6. Eric Staal, Carolina Hurricanes, 2003

(No. 1 Marc-Andre Fleury to Pittsburgh Penguins)

Two words: Stanley Cup. That’s what Eric Staal brought to Carolina as a 21-year-old in 2006. With Pittsburgh snagging Marc-Andre Fleury at the top spot, the Hurricanes were able to select the top-ranked skater at the No. 2 position in what’s gone down as one of the best draft years ever. There’s no understating how important a big, talented first-line center can be in today’s NHL.

5. Patrick Marleau, San Jose Sharks, 1997

(No. 1 Joe Thornton to Boston Bruins)

In 1997, the Boston Bruins had a choice with the first overall pick: Joe Thornton or Patrick Marleau? In 2005, the San Jose Sharks said, “Why not both?” Boston took Thornton and left Marleau to San Jose, but 17 years later, both have been captains and scoring dynamos for the Sharks. And Boston? They got a whole bunch of guys named Who in that Thornton trade.

4. Drew Doughty, Los Angeles Kings, 2008

(No. 1 Steven Stamkos to Tampa Bay Lightning)

This one’s kind of like comparing the Fleury/Staal picks. It's apples and oranges, but six years later, Drew Doughty has a Stanley Cup ring and two gold medals, while Steven Stamkos has had plenty of individual success as a goal-scoring machine for the Lightning. He'd probably have a gold of his own if not for that broken leg, too. Tampa drafted a superstar forward in 2008, while the Kings found their own superstar defenseman at the second slot. Everybody wins.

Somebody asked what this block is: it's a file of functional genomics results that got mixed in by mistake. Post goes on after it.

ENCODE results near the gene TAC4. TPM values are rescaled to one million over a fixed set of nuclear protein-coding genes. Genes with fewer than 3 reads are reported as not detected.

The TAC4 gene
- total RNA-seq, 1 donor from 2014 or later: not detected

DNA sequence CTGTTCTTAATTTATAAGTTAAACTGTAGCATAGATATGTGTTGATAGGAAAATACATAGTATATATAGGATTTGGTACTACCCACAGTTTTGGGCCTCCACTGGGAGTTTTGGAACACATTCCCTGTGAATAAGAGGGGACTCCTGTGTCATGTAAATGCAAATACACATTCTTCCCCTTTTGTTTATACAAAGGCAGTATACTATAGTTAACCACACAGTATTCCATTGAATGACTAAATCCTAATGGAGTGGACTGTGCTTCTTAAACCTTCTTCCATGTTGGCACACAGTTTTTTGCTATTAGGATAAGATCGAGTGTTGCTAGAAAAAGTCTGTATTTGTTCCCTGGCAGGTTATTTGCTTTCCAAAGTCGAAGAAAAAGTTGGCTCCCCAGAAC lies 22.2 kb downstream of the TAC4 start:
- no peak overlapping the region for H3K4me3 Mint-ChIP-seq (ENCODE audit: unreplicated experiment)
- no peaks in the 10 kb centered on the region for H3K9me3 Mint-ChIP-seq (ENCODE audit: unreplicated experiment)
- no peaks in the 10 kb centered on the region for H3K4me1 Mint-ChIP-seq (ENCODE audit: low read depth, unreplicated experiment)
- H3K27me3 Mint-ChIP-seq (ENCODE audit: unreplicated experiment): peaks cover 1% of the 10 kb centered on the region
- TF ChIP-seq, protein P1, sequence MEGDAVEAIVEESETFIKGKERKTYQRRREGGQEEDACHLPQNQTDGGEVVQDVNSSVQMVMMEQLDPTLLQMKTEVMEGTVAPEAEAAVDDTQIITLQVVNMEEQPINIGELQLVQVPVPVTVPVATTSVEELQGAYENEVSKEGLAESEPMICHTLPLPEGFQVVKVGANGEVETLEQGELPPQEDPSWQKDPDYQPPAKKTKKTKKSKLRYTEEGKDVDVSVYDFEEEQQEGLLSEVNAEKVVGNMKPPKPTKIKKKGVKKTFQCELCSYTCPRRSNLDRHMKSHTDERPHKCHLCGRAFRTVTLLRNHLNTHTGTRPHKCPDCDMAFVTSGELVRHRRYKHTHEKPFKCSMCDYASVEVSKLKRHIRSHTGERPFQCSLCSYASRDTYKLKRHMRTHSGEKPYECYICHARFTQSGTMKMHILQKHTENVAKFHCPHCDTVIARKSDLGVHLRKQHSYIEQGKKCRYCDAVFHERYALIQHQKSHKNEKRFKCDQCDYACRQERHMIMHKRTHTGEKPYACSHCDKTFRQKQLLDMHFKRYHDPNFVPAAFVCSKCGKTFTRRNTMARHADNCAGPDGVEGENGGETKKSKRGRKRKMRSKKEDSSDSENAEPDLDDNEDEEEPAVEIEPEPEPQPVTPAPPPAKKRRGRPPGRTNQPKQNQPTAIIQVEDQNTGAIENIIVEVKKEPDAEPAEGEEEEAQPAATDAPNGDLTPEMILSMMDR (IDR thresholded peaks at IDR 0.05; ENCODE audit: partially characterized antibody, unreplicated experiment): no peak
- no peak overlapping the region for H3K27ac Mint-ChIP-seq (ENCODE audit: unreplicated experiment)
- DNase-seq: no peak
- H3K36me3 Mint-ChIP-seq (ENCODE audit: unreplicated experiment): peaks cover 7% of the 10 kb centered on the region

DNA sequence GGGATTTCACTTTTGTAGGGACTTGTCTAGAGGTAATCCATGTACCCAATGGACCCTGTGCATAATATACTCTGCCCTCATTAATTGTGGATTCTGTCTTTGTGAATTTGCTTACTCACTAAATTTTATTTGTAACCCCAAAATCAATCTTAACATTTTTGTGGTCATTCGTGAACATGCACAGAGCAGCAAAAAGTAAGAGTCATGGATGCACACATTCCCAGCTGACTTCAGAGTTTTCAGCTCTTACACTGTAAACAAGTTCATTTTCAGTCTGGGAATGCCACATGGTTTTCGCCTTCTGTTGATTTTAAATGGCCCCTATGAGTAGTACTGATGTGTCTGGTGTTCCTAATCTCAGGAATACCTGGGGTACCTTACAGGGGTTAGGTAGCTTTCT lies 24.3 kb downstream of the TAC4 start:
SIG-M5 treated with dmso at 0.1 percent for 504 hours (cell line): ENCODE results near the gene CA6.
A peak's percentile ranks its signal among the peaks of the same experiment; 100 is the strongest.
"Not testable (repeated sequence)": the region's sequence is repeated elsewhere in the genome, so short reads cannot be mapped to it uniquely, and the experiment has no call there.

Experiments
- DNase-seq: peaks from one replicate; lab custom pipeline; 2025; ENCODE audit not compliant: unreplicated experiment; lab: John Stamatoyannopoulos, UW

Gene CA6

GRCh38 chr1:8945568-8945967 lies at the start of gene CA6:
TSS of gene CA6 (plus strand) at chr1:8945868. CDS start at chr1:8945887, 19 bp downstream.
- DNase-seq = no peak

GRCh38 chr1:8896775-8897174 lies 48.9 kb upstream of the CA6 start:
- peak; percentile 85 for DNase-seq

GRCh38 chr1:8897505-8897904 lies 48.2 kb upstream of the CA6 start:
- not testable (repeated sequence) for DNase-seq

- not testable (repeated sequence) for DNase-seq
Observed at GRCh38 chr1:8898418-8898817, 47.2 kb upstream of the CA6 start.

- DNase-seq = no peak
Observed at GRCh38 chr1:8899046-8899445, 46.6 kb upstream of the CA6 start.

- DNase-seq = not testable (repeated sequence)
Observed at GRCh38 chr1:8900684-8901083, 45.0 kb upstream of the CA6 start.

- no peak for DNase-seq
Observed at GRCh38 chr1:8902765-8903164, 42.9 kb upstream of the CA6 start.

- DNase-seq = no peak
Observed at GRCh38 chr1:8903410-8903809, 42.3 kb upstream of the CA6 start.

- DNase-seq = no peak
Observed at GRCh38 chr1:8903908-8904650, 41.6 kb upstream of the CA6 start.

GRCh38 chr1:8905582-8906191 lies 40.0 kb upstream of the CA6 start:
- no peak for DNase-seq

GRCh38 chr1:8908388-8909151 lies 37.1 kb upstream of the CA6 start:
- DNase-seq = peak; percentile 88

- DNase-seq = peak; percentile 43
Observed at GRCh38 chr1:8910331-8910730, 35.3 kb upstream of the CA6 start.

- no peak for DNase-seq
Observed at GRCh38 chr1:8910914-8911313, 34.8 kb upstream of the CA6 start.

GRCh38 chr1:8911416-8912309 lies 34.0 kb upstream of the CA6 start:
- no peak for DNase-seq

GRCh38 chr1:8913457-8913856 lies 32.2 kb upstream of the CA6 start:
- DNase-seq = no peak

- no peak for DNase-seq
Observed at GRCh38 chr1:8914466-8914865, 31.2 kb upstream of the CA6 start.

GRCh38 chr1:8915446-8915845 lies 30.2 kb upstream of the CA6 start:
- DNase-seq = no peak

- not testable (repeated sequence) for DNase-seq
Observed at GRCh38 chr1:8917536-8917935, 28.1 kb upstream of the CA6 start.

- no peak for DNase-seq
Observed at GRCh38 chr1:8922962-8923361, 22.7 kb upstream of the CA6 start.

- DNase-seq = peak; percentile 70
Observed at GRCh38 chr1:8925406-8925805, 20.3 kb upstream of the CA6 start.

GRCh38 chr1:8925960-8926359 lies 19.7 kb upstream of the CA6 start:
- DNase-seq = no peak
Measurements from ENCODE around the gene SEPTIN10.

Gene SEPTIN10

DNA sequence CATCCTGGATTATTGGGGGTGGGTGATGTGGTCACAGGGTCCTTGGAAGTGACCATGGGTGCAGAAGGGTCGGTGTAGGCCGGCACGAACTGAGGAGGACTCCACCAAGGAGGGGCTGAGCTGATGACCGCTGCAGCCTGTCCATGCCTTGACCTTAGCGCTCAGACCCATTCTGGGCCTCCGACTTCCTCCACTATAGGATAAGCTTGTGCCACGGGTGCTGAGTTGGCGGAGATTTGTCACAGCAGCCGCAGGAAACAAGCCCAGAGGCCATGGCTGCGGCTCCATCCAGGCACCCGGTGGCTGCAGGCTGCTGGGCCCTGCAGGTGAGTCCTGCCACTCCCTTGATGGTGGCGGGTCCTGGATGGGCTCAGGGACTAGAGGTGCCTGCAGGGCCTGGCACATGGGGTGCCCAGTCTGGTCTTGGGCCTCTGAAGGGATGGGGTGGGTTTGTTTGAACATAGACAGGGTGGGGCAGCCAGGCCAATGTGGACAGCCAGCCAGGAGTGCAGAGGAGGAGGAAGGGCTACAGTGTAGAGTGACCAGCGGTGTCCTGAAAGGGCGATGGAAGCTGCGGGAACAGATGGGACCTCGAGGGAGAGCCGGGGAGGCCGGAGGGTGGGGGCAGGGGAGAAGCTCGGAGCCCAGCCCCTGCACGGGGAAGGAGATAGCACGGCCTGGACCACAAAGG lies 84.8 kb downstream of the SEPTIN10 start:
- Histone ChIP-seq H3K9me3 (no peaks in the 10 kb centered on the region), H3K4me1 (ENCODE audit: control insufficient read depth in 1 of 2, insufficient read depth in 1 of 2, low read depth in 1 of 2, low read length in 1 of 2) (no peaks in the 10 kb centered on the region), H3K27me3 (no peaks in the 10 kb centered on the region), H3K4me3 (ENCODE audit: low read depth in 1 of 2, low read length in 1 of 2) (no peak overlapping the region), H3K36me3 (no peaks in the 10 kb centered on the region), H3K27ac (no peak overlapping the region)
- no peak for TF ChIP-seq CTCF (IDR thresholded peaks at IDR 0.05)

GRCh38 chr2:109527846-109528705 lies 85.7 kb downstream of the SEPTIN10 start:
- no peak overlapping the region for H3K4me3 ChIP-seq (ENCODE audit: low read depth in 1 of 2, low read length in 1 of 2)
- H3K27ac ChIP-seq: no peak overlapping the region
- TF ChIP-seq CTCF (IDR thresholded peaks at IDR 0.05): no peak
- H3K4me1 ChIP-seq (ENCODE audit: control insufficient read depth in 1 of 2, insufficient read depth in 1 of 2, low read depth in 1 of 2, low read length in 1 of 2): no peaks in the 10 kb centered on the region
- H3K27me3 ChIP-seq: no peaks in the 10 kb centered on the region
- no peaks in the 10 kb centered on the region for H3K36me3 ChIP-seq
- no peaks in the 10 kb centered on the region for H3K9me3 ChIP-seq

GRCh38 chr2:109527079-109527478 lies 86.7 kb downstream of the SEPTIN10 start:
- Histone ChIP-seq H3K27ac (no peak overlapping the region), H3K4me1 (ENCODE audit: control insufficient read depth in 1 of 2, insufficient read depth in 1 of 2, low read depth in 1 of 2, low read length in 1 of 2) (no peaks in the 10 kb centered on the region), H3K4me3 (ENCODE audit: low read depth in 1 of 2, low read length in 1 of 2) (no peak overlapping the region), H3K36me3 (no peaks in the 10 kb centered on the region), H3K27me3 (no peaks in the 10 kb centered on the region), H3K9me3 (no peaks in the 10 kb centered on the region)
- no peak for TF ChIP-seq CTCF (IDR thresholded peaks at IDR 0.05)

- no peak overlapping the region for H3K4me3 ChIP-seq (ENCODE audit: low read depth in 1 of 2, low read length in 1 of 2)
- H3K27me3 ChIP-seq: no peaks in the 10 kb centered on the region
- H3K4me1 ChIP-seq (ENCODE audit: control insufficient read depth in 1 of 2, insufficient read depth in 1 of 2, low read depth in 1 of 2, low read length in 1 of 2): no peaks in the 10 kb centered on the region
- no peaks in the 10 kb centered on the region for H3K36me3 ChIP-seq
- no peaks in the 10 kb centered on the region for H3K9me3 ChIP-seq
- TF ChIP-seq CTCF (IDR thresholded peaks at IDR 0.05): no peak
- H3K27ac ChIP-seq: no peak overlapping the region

3. Daniel Sedin, Vancouver Canucks, 1999

(No. 1 Patrik Stefan to Atlanta Thrashers)

Poor Atlanta. This was the draft they still write songs about, when Brian Burke acquired the second and third overall picks to draft Daniel and Henrik Sedin, and the Atlanta Thrashers selected Patrik Stefan (now a player agent) with the top choice. Vancouver has enjoyed a decade-and-a-half of the Sedin twins and their identical stats (and beards, and personalities, and everything), while the Thrashers… Well, they’re not the Thrashers anymore.

2. Evgeni Malkin, Pittsburgh Penguins, 2004

(No. 1 Alex Ovechkin to Washington Capitals)

What would you prefer on your resume: Art Ross, Hart, Calder, Ted Lindsay and Maurice Richard trophies, or the Stanley Cup? First overall pick Alex Ovechkin has all of them, except that last one. Evgeni Malkin – eternal second fiddle to Sidney Crosby – is only missing the Rocket Richard hardware. Not bad for the kid picked second in 2004.

1. Chris Pronger, Hartford Whalers, 1993

(No. 1 Alexandre Daigle to Ottawa Senators)

Chris Pronger will probably never play again, but until he signs his retirement papers or his contract with Philadelphia runs out, we’ll count it. In 1993, Ottawa drafted can’t-miss prospect Alexandre Daigle with the first overall pick, and Brian Burke (this guy again?) made Pronger a Hartford Whaler with the second choice. One guy was a total bust, while the other is a can’t-miss Hall of Famer. Can you guess which is which?